Louis van Gaal ready for final roll of dice as he bids to finally end wait for a first World Cup

Holland boss Louis van Gaal is ready for a final roll of the dice as he bids to finally end their wait for a first World Cup in what is probably the last dance for the former Man United manager

Louis van Gaal slipped effortlessly into his role as the wise old man of this World Cup, as he made a case for the Netherlands finally winning football’s biggest prize and offered a few reasons why they might not.

He held court for half an hour in Doha, insisting on speaking in Dutch, dodging a question about Memphis Depay’s rap music and happily posing for selfies on his way out of the auditorium.

This is probably Van Gaal’s last dance.

Holland boss Louis van Gaal (left) speaks to the media ahead of their match against Senegal

He is 71, into his third spell in charge of the Dutch national team, taking the job after five years out of football following his two seasons at Manchester United.

In April, he revealed on a TV show he had been undergoing treatment for prostate cancer, having kept this quiet during the qualification campaign.

‘Whether it’s my last tournament as national coach, I think so but you never know and I keep insisting on that,’ Van Gaal said. ‘I accepted this job because there was no one else available at the time, and I took the job five years after I left Manchester so that tells you enough.’

He was in charge in 2014 in Brazil when a Dutch team featuring Robin van Persie, Arjen Robben and Wesley Sneijder lost on penalties to Argentina in the semi-final and claims this vintage is better.

‘I believe in this group of players,’ said Van Gaal. ‘In 2014, we came third with a squad of lesser quality and with this group I expect more. But it depends. Not only on technical and tactical skills but also on luck that you score at the right time or the other team don’t.’

Van Gaal is hoping to finally end Holland's wait for a first ever World Cup trophy in Qatar

Van Gaal is hoping to finally end Holland’s wait for a first ever World Cup trophy in Qatar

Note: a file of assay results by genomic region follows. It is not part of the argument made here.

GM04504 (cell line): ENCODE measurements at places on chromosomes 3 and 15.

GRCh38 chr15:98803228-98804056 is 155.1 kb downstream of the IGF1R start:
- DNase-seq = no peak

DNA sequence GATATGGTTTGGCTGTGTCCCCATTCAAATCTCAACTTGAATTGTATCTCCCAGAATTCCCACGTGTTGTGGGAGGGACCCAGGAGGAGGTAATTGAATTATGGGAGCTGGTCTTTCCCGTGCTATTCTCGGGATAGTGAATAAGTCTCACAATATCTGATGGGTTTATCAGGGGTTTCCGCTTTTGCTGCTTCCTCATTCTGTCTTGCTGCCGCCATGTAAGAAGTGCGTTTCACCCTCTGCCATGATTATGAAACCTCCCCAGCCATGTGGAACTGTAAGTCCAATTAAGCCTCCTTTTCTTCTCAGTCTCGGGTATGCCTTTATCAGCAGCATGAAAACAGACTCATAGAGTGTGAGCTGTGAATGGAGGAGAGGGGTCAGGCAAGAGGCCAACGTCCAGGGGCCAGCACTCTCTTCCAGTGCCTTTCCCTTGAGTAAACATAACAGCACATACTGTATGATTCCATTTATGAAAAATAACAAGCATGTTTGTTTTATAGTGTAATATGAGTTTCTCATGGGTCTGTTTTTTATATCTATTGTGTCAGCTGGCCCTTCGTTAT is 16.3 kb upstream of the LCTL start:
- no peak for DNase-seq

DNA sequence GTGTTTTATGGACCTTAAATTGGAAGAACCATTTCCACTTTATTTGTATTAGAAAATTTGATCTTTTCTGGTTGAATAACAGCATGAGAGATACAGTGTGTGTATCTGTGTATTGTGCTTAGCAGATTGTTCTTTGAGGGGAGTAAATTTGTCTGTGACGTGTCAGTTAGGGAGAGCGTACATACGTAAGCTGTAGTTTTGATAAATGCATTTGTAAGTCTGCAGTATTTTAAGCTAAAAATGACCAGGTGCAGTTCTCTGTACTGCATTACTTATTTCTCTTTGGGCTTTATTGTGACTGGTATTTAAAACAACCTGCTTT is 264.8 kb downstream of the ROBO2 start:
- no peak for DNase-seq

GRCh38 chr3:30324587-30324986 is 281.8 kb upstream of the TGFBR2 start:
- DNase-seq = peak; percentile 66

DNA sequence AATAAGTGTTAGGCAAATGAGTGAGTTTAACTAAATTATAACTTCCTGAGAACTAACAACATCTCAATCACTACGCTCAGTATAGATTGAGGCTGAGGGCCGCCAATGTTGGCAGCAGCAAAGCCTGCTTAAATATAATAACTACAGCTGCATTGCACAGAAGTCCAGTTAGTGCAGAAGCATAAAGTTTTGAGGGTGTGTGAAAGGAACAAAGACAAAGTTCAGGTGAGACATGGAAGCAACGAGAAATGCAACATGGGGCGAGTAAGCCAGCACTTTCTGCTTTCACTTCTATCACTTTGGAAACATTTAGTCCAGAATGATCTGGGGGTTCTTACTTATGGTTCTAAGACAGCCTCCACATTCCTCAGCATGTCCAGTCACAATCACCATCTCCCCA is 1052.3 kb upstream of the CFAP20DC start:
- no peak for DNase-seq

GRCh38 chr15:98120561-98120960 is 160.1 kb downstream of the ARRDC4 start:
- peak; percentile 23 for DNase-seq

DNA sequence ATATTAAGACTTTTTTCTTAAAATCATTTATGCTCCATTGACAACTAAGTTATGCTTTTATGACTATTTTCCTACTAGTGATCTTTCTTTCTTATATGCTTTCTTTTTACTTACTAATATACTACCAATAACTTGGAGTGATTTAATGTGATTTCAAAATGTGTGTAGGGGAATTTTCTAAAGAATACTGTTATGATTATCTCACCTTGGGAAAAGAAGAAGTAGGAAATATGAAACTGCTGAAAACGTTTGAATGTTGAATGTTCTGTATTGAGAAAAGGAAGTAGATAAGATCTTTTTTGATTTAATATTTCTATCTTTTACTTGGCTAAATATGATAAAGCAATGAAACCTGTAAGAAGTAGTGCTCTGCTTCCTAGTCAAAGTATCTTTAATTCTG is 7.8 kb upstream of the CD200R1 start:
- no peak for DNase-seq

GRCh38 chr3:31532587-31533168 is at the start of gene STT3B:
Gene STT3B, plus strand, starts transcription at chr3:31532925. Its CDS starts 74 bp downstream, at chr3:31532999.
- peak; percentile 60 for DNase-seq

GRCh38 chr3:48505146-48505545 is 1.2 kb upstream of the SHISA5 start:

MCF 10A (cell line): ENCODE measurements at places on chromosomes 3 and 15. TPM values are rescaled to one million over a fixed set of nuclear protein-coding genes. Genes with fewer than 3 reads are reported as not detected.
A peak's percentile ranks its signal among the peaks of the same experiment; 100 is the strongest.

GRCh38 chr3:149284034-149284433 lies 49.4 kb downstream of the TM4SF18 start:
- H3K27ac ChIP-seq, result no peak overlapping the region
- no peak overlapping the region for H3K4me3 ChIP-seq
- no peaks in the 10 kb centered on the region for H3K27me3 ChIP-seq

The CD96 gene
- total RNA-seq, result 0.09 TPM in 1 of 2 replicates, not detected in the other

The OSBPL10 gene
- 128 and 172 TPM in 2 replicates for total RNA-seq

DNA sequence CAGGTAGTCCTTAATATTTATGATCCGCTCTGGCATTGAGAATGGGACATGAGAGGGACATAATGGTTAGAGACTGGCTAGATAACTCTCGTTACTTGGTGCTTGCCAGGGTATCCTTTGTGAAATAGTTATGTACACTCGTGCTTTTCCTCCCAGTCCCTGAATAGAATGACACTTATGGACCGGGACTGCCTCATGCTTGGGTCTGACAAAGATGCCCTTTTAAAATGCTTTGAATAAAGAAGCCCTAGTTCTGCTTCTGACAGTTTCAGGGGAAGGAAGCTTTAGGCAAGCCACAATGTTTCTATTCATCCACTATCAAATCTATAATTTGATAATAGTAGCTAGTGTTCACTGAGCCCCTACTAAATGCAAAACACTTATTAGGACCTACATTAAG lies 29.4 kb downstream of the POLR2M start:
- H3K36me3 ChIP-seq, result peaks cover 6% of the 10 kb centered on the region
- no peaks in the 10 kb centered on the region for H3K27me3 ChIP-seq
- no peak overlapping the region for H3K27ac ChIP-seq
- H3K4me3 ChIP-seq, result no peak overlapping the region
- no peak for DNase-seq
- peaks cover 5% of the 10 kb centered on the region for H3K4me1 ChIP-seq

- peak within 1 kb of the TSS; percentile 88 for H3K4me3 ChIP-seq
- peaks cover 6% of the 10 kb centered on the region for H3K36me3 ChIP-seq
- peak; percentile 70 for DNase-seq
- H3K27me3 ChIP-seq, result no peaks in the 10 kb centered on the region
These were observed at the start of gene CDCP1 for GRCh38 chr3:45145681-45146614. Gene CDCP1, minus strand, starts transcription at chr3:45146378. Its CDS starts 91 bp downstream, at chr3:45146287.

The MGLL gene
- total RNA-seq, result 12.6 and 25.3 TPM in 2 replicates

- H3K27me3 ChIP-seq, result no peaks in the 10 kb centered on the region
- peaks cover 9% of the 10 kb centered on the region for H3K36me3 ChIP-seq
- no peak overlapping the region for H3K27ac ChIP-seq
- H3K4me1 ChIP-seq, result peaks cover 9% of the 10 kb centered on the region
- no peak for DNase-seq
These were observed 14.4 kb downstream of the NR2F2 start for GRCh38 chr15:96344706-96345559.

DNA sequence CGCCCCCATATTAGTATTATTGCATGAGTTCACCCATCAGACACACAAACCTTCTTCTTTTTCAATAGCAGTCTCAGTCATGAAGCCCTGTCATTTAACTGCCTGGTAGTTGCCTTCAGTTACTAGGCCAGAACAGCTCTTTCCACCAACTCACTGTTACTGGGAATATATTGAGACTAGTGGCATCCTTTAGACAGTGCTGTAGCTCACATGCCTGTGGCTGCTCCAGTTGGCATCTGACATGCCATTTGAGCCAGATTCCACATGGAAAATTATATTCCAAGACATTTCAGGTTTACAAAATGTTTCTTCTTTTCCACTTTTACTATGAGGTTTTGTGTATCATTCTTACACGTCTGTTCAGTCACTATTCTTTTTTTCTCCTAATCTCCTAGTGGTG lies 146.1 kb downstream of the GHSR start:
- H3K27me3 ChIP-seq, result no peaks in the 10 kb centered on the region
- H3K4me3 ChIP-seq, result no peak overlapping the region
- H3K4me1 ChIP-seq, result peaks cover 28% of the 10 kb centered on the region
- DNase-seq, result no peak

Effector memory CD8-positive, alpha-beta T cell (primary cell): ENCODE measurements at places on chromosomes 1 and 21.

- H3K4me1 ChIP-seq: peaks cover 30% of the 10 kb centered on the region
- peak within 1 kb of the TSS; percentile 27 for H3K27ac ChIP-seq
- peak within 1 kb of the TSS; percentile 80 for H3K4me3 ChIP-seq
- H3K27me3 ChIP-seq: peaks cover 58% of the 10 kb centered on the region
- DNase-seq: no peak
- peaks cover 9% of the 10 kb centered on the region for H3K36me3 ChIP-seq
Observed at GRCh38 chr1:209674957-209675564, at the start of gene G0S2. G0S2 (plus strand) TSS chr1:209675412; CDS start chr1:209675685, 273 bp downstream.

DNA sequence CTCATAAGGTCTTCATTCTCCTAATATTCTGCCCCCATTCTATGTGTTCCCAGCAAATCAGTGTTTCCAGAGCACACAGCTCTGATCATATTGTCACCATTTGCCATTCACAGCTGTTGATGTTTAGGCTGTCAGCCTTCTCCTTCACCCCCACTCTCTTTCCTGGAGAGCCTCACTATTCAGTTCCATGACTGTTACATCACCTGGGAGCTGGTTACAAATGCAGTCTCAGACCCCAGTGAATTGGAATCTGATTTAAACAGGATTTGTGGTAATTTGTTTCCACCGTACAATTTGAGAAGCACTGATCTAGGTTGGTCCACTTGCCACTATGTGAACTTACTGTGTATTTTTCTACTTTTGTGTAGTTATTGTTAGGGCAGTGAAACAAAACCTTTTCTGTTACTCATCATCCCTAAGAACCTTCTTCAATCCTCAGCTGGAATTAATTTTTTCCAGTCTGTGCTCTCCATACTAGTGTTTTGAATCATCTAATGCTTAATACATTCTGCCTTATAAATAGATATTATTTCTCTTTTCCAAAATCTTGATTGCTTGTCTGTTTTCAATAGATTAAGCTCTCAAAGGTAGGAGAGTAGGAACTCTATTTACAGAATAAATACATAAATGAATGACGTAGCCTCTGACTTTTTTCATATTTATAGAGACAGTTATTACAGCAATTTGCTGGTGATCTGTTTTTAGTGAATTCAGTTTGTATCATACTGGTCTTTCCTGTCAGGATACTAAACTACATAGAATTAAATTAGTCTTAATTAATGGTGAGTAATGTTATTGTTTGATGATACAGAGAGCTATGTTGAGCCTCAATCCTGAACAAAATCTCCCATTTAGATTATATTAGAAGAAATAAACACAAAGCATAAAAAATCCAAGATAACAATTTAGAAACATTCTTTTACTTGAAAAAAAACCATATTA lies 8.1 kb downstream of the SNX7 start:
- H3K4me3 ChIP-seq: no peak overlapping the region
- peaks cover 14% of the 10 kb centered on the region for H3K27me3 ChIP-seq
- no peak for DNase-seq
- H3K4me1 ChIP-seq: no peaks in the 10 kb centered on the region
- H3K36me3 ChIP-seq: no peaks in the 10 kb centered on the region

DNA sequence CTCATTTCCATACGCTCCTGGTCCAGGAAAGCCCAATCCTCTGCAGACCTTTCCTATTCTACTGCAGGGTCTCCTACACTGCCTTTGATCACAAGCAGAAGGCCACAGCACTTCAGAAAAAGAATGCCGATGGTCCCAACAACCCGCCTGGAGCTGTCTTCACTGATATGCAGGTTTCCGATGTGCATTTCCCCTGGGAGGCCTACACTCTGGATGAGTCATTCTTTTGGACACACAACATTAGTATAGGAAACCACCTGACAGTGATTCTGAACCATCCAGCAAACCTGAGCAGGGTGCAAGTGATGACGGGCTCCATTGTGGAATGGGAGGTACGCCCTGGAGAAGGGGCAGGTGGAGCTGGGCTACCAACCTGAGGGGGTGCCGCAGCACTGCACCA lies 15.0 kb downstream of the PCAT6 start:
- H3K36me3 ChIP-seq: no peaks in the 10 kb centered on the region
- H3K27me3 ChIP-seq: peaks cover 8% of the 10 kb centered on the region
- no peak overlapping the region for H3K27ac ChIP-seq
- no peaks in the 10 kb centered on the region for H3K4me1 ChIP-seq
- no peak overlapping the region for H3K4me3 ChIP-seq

He nodded towards Virgil van Dijk, sitting beside him at the press conference, hailed him ‘an exceptional captain’ and added: ‘This group is together, well connected in a professional way and that will always contribute to success. They really want to carry out what we agree on which is also important.

‘I’ve been a coach for more than 30 years and there are always players that disagree and don’t want to execute what you say. That leads to lots of issues. What I do is remove them. 

‘But this group is keen to execute. We could become world champions but in my view there are other squads on a higher level. Whether we do is another issue.’

Van Gaal, who failed to qualify for the 2002 World Cup in his first spell in charge of his country, insisted his approach to management was still the same as it had been in 1991 when he stepped up from the backroom team to take charge of Ajax. His journey since has taken him to Barcelona, Bayern Munich and Manchester United.

‘That’s simple,’ he said when asked. ‘I never changed. Never changed as a person. Perhaps I developed over the years, gained experience, but I have the same vision.’

That vision, he explained, was to treat his players as humans and play to their strengths so they accept his instructions more readily.

‘As for how football is played, there has been a lot of evolution,’ he said.

The game has become faster, so Van Gaal asks his defenders to be closer together than he did in his last World Cup, in 2014, trusting those such as Van Dijk, who must adjust from the systems they play for their clubs.

Something is working. The Dutch are unbeaten in 15 games and start their Group A campaign today against Senegal, the Africa Cup of Nations champions, who are without Sadio Mane, their star striker absent from the World Cup due to injury.

Van Dijk offered his sympathies to his former Liverpool team-mate and Van Gaal pointed out that, for this game at least, he would be without the Barcelona forward Memphis Depay, one his creative forces.

‘You depend on three or four creative players in your squad and the rest have to serve these,’ he said.


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